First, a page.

1. Create a Sample Web Site
To start, launch Visual Studio 2005 and create a new ASP.NET
2.0 web site project. Name the project CallbackRefresh
(select Visual C# as the built-in language). Populate the default Web Form
(Default.aspx) with the controls as shown in Figure 6.
Figure 6: The design-time snapshot of page
Default.aspx in web site CallbackRefresh
In the above Figure we add a TextBox control to let the user
enter the category of his/her favorite animal, a Button "Search" for
the user to inquire (asynchronously from the server side) all the animals that
belong to his/her selected category, and a DropDownList control to hold and
show all the animals associated with the selected category.
Now, let us first figure out the client-side solution.
2. Client-side Programming
Herein we are mainly interested in the click event handler
associated with the above HTML input element "btnSearch," whose
source code is listed as follows:
It is pretty short. In the first sentence, we get the
category name that the user has just entered while the true secrecy lies in the
Here, we use the ASP.NET <%...> block to embed a code
block in this web page (this means it is primarily to preserve backward
compatibility with older ASP technology due to its easily resulting in complex
programming logic. However, we use it here just for demonstration.). In fact,
an embedded code block is a piece of server-side code that executes during the
page's render phase. The code in the block can execute programming statements
and call functions in the current page class. So, the above sentence is equal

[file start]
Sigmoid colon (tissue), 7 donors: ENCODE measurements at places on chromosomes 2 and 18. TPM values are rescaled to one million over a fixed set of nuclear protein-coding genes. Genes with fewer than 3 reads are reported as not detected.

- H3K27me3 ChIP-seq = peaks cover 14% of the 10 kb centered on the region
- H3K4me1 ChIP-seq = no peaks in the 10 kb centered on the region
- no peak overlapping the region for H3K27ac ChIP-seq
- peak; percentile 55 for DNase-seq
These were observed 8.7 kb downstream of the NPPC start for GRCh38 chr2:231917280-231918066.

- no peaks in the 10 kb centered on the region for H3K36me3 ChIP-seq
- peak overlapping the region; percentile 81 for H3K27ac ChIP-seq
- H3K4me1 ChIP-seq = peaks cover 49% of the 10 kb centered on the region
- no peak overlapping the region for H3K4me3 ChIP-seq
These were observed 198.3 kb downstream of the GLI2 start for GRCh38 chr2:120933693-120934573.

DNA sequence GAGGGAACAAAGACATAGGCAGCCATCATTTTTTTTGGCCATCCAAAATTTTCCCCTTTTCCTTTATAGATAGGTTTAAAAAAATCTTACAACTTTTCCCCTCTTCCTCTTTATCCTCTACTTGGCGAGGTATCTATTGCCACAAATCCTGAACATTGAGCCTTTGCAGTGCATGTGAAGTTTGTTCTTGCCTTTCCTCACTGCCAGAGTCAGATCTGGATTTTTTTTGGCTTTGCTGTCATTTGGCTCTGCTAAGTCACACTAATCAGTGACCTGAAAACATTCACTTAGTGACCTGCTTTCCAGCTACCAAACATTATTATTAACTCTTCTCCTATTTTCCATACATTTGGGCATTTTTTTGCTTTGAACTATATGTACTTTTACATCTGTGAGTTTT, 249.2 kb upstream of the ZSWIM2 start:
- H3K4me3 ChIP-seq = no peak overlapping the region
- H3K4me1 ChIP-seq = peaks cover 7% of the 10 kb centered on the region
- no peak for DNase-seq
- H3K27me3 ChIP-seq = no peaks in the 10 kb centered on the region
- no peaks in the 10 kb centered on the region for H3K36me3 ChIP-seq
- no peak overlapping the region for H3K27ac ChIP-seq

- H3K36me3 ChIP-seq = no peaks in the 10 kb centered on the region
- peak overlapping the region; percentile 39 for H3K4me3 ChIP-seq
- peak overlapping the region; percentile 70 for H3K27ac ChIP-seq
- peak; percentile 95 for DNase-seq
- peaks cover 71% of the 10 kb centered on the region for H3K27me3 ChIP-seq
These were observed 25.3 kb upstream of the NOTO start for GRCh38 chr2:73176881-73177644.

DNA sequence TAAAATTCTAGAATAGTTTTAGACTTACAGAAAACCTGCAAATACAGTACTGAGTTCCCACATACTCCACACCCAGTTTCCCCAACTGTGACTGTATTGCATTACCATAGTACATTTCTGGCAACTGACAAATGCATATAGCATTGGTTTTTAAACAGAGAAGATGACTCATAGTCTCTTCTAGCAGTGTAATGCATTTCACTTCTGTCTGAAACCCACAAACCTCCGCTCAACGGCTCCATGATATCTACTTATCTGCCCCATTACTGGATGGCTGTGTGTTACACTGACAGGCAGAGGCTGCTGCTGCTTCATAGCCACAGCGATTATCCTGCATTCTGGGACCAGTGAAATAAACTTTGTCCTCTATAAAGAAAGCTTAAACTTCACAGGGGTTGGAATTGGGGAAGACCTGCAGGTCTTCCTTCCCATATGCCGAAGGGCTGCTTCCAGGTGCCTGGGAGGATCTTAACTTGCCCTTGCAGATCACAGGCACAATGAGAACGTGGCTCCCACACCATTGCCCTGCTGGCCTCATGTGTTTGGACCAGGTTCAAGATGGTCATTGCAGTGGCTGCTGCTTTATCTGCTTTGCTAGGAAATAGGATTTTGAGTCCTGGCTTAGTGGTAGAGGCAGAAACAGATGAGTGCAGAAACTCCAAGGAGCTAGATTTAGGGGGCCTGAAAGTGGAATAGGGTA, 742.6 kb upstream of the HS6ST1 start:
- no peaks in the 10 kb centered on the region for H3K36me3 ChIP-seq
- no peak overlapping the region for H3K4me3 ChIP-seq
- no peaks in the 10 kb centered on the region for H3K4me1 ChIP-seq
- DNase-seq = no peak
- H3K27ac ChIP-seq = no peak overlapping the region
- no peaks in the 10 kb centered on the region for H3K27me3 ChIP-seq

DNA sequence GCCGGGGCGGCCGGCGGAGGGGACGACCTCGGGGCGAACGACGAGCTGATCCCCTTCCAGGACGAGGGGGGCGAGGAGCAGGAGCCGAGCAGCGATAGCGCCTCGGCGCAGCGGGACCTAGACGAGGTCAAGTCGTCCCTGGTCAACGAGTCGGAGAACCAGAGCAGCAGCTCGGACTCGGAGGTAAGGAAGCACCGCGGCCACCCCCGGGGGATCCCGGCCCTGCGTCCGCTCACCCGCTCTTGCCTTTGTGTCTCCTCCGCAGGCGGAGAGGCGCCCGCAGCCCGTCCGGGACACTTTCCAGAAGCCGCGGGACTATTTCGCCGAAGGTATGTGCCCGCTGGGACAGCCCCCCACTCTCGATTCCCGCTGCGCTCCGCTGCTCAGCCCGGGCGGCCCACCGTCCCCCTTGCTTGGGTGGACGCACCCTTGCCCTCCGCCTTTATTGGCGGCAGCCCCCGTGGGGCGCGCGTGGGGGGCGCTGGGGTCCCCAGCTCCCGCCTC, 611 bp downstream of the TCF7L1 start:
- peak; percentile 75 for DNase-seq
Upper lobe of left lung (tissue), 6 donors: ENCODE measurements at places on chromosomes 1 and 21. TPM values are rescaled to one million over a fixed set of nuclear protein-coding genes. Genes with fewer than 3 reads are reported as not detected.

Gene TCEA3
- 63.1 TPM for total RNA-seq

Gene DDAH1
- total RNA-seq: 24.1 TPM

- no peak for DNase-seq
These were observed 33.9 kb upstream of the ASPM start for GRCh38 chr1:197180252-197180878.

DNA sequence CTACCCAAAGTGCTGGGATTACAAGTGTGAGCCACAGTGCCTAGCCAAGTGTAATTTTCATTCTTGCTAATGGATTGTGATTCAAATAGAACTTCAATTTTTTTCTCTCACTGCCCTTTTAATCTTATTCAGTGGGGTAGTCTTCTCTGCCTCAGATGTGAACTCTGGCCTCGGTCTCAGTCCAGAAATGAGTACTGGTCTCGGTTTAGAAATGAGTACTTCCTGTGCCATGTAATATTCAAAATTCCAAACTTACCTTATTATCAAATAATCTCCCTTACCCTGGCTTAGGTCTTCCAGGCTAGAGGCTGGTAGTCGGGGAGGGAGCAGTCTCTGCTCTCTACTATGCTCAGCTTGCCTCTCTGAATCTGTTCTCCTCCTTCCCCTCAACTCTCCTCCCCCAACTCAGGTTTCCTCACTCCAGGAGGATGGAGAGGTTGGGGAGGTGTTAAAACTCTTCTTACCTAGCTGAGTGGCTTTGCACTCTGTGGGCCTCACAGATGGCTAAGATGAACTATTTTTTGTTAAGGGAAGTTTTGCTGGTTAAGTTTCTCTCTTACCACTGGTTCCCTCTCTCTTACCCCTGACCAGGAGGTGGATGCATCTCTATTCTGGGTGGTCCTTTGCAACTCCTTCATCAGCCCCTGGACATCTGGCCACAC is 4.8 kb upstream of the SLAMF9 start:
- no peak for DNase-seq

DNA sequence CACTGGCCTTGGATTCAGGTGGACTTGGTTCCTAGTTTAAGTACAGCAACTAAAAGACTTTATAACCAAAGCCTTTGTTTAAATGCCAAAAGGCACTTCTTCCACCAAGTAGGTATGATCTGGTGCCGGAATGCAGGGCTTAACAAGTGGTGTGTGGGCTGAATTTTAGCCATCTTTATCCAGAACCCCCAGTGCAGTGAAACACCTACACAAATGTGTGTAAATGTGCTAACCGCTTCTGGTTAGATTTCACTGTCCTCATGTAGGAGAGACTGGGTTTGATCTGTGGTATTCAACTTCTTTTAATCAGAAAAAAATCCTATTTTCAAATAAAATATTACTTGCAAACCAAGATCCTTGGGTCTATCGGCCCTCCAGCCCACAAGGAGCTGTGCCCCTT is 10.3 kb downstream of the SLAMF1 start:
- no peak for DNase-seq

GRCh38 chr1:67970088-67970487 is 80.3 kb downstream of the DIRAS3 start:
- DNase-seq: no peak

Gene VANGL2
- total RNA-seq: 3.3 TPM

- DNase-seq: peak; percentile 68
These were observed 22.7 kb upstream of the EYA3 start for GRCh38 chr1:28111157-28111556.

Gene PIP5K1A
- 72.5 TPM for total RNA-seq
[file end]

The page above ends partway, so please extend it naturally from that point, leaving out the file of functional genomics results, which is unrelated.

to calling function Page.ClientScript.GetCallbackEventReference
within the code-behind page. This function is responsible for implementing the
callback on the client side. We have to use this method to generate client-side
code, which is a must have to instantiate the asynchronous call to the server.
When you execute this page from the browser and view the
HTML source code, you will see that it generates the following callback code
due to the above GetCallbackEventReference method call:
invokes the XmlHttp class methods to actually perform the callback (you can
refer to this
article to further dig into WebForm_DoCallback).
In a nutshell, the above method GetCallbackEventReference
combines the client-side function FillDropDownList
with the two server-side methods - GetCallbackResult
and RaiseCallbackEvent (both declared inside interface ICallbackEventHandler) remotely to achieve the client-side
Now, let us turn our attention to the true client-side callback
document.getElementById("DropDownList1").options.length = 0;
while (sAnimal.length > 0)
index = sAnimal.indexOf(",");
if (index > 0)
ani = sAnimal.substring(0, index);
sAnimal = sAnimal.substring(index + 1);
document.getElementById("DropDownList1").add(new Option(city, city));
document.getElementById("DropDownList1").add(new Option(sAnimal, sAnimal))
As is easily seen here, we populate the "DropDownList1"
with data asynchronously returned from the server.
Now, continue with the server-side programming.
3. Server-side Programming
As introduced in the previous sections, we must let the
server control (here it refers to the web page itself) implement interface
ICallbackEventHandler. The following is the related code:
public partial class _Default: System.Web.UI.Page, ICallbackEventHandler
private string _data;
public string GetCallbackResult()
public void RaiseCallbackEvent(string eventArgument)
_data = "Felix,John,Mary,Rossy";
_data = "Fido,Rover,Kissy";
_data = "Daisy,Mighty,Hassy,Hover";
_data = "Polly,Curo,Paul,Pazz";
Here, method RaiseCallbackEvent of interface
ICallbackEventHandler is responsible for setting up values according to the
passed parameter, while method GetCallbackResult merely returns the data processed
by the previous method. The two methods, you see, have cooperatively
accomplished the server-side task associated with the client-side callback
For now, you can press F5 to start the application. Input
your favorite animal category, click on the "Search" button and you
will noticed the DropDownList control below is filled with animals that belong
to the specified category. And also, the filling process takes place asynchronously.
Figure 7: The run-time snapshot for the callback